The Effects Of Real Exchange Rates On Kenya’s Agricultural Exports.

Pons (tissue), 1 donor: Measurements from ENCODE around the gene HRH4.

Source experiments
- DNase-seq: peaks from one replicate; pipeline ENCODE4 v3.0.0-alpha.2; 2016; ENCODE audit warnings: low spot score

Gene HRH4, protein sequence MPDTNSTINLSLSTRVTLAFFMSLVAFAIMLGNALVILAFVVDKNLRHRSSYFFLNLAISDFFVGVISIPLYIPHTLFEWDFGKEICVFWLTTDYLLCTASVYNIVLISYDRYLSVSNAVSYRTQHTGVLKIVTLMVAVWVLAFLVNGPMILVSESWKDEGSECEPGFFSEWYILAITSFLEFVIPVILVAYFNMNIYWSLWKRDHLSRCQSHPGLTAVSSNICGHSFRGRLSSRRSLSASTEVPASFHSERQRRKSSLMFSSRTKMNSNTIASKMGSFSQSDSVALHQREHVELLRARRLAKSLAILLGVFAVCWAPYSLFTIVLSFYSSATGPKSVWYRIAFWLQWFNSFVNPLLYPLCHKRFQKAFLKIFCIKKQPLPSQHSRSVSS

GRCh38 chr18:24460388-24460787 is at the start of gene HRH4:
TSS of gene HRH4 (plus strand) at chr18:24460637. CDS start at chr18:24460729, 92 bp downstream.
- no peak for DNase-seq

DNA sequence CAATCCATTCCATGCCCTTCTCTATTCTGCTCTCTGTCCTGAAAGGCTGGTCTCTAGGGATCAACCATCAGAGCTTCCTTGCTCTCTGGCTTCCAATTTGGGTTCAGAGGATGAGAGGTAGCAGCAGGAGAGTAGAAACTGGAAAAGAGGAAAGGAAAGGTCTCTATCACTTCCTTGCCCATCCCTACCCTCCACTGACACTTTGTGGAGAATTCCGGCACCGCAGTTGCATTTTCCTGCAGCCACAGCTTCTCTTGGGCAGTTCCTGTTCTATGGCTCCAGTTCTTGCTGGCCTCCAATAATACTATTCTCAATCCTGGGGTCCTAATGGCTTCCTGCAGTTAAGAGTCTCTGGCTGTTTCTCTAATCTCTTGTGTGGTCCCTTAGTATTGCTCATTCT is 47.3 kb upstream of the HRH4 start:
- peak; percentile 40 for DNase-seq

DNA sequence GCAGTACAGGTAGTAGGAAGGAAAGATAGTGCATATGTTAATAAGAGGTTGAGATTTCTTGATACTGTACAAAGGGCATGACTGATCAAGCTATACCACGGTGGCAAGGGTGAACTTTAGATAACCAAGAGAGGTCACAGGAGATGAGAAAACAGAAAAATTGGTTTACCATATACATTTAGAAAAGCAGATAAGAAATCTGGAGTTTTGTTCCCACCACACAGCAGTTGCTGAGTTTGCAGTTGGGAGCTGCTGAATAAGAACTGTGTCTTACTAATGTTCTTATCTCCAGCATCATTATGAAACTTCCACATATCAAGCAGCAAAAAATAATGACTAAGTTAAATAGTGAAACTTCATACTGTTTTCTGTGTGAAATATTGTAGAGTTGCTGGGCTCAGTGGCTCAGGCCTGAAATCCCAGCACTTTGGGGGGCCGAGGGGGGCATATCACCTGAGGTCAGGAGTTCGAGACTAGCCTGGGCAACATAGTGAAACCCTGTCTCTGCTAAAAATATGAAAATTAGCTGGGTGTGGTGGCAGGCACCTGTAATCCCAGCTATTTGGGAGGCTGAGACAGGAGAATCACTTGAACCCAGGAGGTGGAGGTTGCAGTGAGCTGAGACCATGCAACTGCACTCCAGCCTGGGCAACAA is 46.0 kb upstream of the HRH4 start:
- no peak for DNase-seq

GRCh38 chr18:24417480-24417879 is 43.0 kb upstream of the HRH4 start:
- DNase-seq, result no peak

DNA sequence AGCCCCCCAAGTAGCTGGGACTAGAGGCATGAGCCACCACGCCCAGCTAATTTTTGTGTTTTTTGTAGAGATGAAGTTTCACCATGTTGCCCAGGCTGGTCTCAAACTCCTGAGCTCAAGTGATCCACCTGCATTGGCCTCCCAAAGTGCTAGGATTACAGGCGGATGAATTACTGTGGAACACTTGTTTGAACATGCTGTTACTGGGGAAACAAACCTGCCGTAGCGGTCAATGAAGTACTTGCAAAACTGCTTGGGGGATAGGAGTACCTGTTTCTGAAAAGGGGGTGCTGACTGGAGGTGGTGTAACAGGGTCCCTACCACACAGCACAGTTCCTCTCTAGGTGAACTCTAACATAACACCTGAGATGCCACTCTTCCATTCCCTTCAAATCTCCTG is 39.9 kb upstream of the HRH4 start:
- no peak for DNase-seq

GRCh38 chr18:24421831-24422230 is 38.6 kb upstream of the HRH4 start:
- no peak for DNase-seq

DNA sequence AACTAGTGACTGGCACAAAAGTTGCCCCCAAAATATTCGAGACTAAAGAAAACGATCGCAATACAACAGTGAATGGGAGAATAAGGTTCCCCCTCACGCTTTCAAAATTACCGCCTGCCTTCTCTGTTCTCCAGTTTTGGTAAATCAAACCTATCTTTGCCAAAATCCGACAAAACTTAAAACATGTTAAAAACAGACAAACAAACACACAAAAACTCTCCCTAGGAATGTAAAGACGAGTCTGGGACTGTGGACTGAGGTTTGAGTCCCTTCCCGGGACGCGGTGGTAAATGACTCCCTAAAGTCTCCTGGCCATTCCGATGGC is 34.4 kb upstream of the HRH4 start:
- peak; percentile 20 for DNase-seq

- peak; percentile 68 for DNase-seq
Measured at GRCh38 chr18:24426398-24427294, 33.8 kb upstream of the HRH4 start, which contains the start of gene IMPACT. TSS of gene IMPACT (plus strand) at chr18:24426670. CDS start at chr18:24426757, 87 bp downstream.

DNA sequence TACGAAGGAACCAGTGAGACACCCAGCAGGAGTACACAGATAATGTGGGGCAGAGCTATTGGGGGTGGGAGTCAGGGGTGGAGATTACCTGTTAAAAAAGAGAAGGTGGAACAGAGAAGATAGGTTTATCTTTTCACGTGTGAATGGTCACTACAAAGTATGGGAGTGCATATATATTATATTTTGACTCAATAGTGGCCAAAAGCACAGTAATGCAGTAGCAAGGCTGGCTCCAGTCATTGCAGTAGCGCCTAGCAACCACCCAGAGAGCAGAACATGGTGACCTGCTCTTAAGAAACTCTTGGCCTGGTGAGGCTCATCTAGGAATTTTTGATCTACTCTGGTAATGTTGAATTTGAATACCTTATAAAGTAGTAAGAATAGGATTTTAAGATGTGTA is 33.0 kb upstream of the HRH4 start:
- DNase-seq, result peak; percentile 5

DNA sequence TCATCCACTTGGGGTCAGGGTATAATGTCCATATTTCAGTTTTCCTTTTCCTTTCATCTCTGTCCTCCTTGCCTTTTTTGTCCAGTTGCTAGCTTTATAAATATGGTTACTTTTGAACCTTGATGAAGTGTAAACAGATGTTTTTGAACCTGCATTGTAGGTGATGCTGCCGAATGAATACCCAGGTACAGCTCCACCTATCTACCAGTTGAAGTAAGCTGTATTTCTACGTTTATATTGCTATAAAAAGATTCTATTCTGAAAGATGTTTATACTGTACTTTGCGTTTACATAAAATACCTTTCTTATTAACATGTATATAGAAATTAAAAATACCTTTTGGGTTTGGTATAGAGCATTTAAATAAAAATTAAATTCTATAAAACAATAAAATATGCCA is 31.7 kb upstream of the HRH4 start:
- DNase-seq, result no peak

The real exchange rate (RER) plays a central role in the profitability of tradables, which include the agricultural exports. In most of the developing economies, agriculture has a larger tradable component than other sectors.The RER provides a long term signal for resource allocation among the different -sectors of the economy and is therefore likely to affect'' their cperf O'rmance. This study is an attempt to establish the part played by real exchange rate of the Shilling on the performance of agricultural exports in Kenya.lt explains how the real exchange rate of the Shilling influences the performance of agricultural exports through its effect on the price incentive structure. The study presents a methodology which can be used to measure effects of real exchange rate on agricultural exports. * The study focused on the impact of RER on agricultural export prices relative to prices of non-traded home goods, non- agricultural products and the local food. This study investigated whether there is a relationship between real exchange rate movements and implicit agricultural export tax, agricultural export prices relative to prices of non-traded home goods, non- agricultural products and local food during 1970-90.This study also investigated the link between the RER movements and foreign incomes, weather, real agricultural exports and individual export commodities such as coffee and tea.In this study the equations estimated were recursive and hence Ordinary Least Squares (OLS) was the most appropriate method of estimation. The findings of the study indicate that the real exchange rate depreciated in real terms during the study period 1970- 90.The results also indicate that the real exchange rate exerts an independent statistical influence on most of the relative prices considered in the study.The results further indicate that real exchange rate exerts an independent statistical influence on the domestic prices of the individual traditional export li commodities. In addition, the study established that agricultural export taxes influence the performance of agricultural exports.The study concludes that agricultural exports in general are responsive to changes in RER.The study established that real depreciation of the exchange rate of the Shilling was associated with improvement of the agricultural export prices in 1970s.There was also an increase in real agricultural exports and volumes of tea and coffee in the same period. The study however could not solely attribute the poor performance of agricultural exports in the 1980s to changes in real exchange rate of the Shilling.During this period the real exchange rate exhibited an upward trend (ie depreciated in real terms) while the real agricultural exports had a downward trend.Therefore the study concludes that, RER partly explains the performance of agricultural exports.The RER is also a partial indicator of the competitiveness of the agricultural exports sector. Various policy implications are drawn from, the results of the study. The study recommends real exchange rate as one of the critical variables that needs to be monitored by policy makers.The aim should be to maintain the RER at a level that can encourage agricultural exports sector and economic growth.The study also recommends a low tax policy on agricultural exports to induce the farmers (producers) to put more effort on agricultural exports.